In Part VI we looked at past and projected sea level rise. There is significant uncertainty in future sea level rise, even assuming we know the future global temperature change. The uncertainty results from “how much ice will melt?”
We can be reasonably sure of sea level rise from thermal expansion (so long as we know the temperature). By contrast, we don’t have much confidence in the contribution from melting ice (on land). This is because ice sheet dynamics (glaciers, Greenland & Antarctic ice sheet) are non-linear and not well understood.
Here’s something surprising. Suppose you live in Virginia near the ocean. And suppose all of the Greenland ice sheet melted in a few years (not possible, but just suppose). How much would sea level change in Virginia? Hint: the entire Greenland ice sheet converted into global mean sea level is about 7m.
Zero change in Virginia.
Here are charts of relative sea level change across the globe for Greenland & West Antarctica, based on a 1mm/yr contribution from each location – click to expand:
Figure 1 – Click to Expand
We see that the sea level actually drops close to Greenland, stays constant around mid-northern latitudes in the Atlantic and rises in other locations. The reason is simple – the Greenland ice sheet is a local gravitational attractor and is “pulling the ocean up” towards Greenland. Once it is removed, the local sea level drops.
If we knew for sure that the global mean temperature in 2100 would be +2ºC or +3ºC compared to today we would have a good idea in each case of the sea level rise from thermal expansion. But not much certainty on any rise from melting ice sheets.
Let’s consider someone thinking about the US for planning purposes. If the Greenland ice sheet contributes lots of melting ice, the sea level on the US Atlantic coast won’t be affected at all and the increase on the Pacific coast will be significantly less than the overall sea level rise. In this case, the big uncertainty in the magnitude of sea level rise is not much of a factor for most of the US.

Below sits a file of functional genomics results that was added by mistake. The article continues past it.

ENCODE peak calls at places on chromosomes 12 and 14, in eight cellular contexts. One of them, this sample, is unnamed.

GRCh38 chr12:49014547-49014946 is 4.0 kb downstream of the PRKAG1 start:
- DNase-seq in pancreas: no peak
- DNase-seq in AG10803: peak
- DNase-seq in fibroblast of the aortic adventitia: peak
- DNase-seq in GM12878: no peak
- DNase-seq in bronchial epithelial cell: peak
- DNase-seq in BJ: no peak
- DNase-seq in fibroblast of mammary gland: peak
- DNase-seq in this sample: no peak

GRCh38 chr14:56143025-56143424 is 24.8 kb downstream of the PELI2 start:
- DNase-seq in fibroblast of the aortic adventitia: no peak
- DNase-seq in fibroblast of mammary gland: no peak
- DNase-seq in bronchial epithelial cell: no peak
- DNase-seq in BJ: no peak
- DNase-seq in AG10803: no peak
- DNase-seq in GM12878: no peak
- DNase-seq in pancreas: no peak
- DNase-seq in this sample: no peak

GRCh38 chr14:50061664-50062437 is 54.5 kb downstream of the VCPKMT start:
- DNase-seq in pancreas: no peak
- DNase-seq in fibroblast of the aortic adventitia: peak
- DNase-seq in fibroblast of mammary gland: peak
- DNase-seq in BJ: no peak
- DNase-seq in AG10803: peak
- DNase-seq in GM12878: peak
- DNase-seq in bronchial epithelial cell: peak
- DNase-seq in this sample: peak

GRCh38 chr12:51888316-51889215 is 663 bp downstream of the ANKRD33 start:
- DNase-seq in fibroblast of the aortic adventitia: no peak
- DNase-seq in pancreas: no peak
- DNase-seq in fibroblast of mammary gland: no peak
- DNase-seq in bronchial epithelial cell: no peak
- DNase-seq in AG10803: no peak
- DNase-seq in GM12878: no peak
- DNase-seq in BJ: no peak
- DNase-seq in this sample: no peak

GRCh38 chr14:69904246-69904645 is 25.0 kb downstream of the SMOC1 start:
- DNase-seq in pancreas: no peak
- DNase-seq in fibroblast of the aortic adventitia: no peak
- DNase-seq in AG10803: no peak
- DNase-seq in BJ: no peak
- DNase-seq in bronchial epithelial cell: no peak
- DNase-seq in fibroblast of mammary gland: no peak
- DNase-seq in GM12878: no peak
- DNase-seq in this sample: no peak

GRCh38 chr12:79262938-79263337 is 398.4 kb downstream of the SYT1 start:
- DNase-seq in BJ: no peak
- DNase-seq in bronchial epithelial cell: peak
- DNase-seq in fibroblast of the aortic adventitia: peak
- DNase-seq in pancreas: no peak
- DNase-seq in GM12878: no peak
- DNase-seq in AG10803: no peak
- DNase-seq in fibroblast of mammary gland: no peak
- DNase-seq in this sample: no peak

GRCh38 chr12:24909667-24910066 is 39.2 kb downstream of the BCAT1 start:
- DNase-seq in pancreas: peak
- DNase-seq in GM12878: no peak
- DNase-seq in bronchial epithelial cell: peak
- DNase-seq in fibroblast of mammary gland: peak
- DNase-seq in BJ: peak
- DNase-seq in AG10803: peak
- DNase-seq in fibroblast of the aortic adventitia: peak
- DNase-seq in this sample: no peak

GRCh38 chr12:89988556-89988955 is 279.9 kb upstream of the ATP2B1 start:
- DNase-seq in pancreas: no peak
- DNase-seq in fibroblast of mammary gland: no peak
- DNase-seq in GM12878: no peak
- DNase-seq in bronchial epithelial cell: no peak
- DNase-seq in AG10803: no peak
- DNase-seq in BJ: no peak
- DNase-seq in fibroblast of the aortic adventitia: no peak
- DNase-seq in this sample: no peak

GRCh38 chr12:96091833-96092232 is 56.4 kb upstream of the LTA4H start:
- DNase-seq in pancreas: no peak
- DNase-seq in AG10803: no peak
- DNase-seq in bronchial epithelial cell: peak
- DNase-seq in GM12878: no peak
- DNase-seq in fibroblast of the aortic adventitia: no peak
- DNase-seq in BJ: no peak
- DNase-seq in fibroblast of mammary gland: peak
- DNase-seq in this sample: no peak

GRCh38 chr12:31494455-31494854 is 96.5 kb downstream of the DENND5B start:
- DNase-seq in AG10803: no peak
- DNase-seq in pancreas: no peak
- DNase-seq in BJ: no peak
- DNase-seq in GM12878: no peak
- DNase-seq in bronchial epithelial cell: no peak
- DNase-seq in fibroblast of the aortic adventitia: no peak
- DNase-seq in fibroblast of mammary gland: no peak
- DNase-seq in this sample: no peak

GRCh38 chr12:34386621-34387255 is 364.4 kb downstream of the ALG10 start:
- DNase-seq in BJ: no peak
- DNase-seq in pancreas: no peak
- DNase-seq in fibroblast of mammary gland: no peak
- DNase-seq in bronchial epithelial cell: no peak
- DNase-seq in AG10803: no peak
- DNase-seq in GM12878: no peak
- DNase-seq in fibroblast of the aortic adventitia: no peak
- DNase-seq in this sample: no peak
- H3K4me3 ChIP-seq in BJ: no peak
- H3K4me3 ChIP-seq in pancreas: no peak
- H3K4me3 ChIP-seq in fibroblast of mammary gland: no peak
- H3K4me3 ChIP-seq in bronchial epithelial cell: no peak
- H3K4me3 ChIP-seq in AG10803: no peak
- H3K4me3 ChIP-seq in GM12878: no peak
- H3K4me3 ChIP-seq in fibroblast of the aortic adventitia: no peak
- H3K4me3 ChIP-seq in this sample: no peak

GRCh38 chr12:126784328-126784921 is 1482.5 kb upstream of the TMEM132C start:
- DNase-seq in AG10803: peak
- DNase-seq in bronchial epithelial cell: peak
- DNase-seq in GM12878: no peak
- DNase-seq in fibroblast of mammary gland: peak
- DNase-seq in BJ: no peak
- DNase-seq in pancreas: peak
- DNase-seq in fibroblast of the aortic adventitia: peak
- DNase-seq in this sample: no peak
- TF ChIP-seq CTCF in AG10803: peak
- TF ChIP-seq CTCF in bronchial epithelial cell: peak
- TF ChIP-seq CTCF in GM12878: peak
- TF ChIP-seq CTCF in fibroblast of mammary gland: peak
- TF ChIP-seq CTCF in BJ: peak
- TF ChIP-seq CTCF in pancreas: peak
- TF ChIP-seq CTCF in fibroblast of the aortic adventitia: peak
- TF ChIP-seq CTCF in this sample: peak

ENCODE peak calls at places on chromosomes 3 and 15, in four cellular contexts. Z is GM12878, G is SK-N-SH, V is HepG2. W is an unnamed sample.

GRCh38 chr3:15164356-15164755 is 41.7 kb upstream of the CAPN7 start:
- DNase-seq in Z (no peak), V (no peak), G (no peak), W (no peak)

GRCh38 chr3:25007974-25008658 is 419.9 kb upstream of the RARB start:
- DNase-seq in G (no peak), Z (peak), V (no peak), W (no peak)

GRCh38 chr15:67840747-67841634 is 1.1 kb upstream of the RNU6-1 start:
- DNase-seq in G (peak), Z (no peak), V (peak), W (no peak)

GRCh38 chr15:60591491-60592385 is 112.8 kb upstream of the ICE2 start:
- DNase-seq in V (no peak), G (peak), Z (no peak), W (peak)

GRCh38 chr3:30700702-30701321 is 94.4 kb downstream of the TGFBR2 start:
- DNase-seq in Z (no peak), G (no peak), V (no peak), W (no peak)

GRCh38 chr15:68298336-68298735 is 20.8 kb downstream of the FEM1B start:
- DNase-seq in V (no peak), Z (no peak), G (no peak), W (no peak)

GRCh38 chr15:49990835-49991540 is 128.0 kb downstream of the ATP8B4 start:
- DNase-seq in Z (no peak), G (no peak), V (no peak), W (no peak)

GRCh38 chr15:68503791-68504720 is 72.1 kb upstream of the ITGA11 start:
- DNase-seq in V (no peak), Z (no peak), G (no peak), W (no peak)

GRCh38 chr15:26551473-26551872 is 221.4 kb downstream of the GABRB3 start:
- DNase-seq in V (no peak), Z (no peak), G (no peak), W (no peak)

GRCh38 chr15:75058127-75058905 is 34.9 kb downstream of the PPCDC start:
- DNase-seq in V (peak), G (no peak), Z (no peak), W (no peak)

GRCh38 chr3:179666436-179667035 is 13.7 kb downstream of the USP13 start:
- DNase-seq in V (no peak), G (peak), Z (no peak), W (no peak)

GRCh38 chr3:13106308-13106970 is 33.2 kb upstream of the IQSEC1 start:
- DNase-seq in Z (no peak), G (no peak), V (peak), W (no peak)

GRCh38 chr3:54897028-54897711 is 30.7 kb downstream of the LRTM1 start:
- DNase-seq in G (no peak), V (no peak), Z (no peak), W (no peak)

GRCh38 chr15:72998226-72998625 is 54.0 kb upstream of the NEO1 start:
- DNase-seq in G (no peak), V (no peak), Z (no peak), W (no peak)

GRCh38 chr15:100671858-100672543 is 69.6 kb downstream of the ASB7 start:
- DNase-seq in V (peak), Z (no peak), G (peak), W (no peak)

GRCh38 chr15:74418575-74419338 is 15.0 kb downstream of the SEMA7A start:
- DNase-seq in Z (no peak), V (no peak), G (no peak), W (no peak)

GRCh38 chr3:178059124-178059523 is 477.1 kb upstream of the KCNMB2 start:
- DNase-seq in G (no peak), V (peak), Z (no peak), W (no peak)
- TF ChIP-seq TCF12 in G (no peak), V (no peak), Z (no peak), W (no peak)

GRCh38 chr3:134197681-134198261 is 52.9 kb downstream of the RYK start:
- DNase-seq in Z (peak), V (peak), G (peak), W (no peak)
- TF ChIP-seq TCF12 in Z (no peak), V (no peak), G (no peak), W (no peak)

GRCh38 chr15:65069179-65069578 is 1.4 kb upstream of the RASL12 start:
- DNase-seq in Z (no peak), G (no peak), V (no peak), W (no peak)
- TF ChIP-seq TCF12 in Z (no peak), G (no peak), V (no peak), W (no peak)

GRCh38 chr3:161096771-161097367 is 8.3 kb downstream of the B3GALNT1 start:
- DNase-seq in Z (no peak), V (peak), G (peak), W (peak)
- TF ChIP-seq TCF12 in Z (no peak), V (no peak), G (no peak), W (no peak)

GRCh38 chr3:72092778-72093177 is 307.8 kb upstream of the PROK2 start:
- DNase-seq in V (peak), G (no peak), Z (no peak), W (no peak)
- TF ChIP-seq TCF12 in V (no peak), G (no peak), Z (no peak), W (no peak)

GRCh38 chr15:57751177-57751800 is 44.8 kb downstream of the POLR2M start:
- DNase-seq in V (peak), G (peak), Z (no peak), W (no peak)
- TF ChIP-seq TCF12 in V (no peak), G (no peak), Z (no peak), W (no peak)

If the West Antarctic ice sheet contributes lots of melting ice, the sea level on the east and west coasts of the US will be affected by more than the global mean sea level rise.
For example, imagine the sea level was expected to rise 0.3m from thermal expansion by 2100. But there is a fear that ice melting will cause 0 – 0.5m global rise. A US policymaker really needs to know which ice sheet will melt. The “we expect at most an additional 0.5m from melting ice” tells her that she might have – in total – a maximum sea level rise of 0.3m on the east coast and a little more than 0.3m on the west coast if Greenland melts; but she instead might have – in total – a maximum of almost 1m on each coast if West Antarctica melts.
The source of the melting ice just magnifies the uncertainty for policy and economics.
If this 10th century legend was still with us maybe it would be different (we only have his tweets):
Articles in this Series
The moving boundaries of sea level change: Understanding the origins of geographic variability, ME Tamisiea & JX Mitrovica, Oceanography (2011)